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Journal and News Scan
Researchers continue to report findings from the first genetically modified pig heart transplant into a human ten months after the surgery. Their latest study found unexpected electrocardiogram results in the patient, which the authors say did not contribute to heart failure. These results provide a first look into the novel field of xenotransplantation. Read the original study at this link.
Pirruccello and associates from Massachusetts General Hospital developed a prediction model for ascending aortic diameter in a cohort of 30,018 asymptomatic individuals based on eleven variables: age (years), gender, body mass index (kg/m2), heart rate (bpm), systolic and diastolic blood pressure (mm Hg), height (cm), weight (kg), and the presence or absence of a diagnosis of diabetes, hypertension, or hyperlipidemia. The area under the receiver operator characteristic curve ranged from 0.77 to 0.81 for identifying individuals with an ascending aortic diameter 4 cm or greater in validation cohorts. This is an important step in identifying early signs of ascending thoracic aortic disease, a common cause of sudden death in the U.S.
Quite possibly, this manuscript is projected to have the highest impact on patient care and industry for the immediate future. It provides an unusually clear narrative, and findings of a large international randomized clinical trial assert that a good quality venous conduit renders bypass superior to endovascular treatment in infrainguinal critical limb-threatening ischemia.
According to results of the STRESS trial, infants undergoing heart surgery with cardiopulmonary bypass did not have a lower chance of a bad outcome when administered with the steroid methylprednisolone, compared to the placebo. This trial was part of an initiative to develop a more reliable method of conducting clinical trials involving pediatric heart surgery patients.
Before a Belizean hospital’s partnership with Atrium Health Sanger Heart & Vascular Institute, local patients would have to travel out of the country for cardiac surgical care, which was cost prohibitive for many. Now, surgeons travel to Belize six times a year to perform cardiac catheterizations and other heart surgeries, and to train local doctors. The program is currently celebrating its tenth year in operation and continues to make lifesaving care more accessible in Belize.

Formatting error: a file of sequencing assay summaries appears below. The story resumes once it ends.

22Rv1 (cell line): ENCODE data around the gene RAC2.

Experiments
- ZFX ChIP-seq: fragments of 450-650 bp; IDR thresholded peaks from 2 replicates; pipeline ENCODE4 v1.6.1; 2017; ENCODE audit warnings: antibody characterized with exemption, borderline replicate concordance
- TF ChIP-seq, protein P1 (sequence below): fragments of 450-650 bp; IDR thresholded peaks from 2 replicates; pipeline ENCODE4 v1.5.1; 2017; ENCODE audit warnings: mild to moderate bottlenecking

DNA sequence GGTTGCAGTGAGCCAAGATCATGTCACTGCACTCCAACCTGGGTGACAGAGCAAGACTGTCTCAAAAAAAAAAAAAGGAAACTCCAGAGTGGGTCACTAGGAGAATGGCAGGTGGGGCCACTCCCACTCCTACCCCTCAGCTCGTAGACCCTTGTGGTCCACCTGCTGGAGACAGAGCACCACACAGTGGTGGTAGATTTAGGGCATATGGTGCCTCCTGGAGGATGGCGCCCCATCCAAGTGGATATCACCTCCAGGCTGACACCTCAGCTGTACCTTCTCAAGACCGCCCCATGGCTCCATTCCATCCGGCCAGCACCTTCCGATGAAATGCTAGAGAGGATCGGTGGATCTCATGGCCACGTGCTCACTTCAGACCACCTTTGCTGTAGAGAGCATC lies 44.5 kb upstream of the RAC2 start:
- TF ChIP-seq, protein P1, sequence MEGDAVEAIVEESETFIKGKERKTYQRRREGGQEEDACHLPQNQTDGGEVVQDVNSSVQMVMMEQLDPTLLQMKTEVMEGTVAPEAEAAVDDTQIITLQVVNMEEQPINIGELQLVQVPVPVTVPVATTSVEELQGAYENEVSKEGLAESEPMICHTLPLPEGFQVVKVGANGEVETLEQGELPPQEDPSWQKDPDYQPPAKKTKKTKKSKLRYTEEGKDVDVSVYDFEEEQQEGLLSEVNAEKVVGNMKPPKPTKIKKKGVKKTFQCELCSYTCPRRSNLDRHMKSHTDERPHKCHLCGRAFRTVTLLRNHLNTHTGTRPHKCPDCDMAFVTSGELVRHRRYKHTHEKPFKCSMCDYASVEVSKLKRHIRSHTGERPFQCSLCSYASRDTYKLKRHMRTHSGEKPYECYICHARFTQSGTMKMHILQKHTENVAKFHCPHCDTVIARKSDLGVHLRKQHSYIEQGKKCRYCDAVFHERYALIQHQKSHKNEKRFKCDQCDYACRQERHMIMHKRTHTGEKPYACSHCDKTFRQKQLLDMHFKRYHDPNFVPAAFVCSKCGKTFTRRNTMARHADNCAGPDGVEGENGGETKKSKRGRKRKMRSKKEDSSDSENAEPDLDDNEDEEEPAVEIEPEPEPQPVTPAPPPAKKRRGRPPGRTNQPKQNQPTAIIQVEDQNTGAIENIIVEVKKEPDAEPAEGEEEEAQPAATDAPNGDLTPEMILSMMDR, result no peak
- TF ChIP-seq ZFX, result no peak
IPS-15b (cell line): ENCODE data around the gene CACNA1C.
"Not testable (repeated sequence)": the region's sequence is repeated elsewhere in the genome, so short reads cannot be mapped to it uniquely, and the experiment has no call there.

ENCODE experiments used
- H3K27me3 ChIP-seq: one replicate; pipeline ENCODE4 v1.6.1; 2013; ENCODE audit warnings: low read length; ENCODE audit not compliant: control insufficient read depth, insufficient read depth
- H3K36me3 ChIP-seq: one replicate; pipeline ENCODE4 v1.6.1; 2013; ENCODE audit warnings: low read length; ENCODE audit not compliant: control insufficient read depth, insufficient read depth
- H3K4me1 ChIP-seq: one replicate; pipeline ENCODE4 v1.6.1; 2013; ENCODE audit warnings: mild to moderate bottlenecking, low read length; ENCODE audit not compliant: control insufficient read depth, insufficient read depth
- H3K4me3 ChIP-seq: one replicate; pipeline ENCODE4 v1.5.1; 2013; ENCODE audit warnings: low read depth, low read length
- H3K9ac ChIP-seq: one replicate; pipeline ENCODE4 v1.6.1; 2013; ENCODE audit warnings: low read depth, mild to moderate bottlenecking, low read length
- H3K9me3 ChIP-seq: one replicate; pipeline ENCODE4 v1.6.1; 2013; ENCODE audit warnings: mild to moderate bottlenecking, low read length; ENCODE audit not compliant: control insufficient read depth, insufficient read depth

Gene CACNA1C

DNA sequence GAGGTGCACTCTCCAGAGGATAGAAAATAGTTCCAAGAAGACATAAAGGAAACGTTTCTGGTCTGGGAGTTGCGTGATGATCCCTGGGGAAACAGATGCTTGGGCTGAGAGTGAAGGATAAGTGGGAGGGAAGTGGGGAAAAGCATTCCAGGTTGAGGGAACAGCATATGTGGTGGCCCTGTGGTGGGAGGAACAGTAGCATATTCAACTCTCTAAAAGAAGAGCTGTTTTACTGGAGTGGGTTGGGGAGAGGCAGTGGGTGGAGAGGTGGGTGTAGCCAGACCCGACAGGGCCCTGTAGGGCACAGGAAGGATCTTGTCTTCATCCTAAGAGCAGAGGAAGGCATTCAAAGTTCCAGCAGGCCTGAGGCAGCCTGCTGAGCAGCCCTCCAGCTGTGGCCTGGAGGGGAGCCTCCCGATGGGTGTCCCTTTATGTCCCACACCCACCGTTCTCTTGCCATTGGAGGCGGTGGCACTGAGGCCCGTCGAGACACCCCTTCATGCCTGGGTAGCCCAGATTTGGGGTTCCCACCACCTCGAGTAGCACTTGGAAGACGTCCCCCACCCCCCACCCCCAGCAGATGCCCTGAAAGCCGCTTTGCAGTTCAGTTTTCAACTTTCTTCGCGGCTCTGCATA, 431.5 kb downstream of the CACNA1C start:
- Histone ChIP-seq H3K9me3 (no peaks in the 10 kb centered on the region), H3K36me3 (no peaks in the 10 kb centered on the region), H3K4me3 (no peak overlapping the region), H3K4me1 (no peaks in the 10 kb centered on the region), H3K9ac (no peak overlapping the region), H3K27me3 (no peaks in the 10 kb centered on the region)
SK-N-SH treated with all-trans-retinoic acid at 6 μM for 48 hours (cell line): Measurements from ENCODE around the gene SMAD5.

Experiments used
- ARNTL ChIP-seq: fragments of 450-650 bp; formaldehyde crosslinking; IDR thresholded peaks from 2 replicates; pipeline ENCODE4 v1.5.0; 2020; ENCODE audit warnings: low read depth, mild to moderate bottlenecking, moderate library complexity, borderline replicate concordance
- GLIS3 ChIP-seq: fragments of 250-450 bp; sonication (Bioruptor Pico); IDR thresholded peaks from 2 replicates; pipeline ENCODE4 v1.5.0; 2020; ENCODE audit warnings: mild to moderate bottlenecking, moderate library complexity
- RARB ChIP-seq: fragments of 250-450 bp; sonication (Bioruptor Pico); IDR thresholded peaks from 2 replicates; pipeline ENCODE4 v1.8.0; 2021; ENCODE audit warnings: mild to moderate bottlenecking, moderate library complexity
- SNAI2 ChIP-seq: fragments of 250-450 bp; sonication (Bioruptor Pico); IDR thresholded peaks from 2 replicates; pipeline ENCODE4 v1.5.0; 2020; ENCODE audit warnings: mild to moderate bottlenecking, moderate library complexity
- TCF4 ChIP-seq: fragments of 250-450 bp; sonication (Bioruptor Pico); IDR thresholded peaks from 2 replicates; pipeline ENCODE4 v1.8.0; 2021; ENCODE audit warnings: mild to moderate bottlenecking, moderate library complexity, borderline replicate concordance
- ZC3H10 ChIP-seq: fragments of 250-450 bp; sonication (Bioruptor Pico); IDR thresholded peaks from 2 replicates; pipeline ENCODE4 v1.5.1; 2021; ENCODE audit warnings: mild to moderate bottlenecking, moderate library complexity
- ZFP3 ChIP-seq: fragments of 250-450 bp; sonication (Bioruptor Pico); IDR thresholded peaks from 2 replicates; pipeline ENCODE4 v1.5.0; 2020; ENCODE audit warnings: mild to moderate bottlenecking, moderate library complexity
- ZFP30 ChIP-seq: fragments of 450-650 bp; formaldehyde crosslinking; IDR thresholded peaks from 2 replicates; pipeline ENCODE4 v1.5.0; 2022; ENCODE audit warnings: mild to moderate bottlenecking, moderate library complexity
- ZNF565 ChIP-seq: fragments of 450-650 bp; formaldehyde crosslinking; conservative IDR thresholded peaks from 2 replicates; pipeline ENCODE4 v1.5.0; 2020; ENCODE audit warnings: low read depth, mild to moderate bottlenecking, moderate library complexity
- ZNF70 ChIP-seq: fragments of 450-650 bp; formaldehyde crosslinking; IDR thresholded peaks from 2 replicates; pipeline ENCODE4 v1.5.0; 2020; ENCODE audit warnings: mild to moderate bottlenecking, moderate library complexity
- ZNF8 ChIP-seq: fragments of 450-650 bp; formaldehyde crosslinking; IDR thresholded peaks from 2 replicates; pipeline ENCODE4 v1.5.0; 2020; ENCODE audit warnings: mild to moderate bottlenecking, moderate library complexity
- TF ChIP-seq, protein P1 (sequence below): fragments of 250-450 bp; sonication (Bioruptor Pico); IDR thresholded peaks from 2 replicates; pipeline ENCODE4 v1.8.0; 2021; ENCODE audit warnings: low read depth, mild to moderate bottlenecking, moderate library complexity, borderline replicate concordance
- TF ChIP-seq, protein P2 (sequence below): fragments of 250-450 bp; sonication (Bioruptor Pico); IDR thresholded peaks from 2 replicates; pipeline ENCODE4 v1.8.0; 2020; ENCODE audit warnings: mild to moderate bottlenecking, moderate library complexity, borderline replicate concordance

This study assessed the use of regional analgesia in the reduction of postoperative opioid use in patients undergoing a sternotomy. Researchers used factors such as amount of opioids used, pain scores, and recovery time to determine if the method was effective. In the first seventy-two hours postoperatively, recovery checkpoints were similar between the two groups, and the study determined that regional analgesia did not reduce the amount of opioids administered in this short postoperative period.
Christiaan Barnard, who led the team for the first ever human-to-human heart transplant in 1967, would have turned one hundred on November 8. In addition to pioneering the heart transplant, the South African doctor made strides in intensive-care nursing to open heart surgery patients, developed UCT heart valves, and introduced new techniques in congenital heart surgery.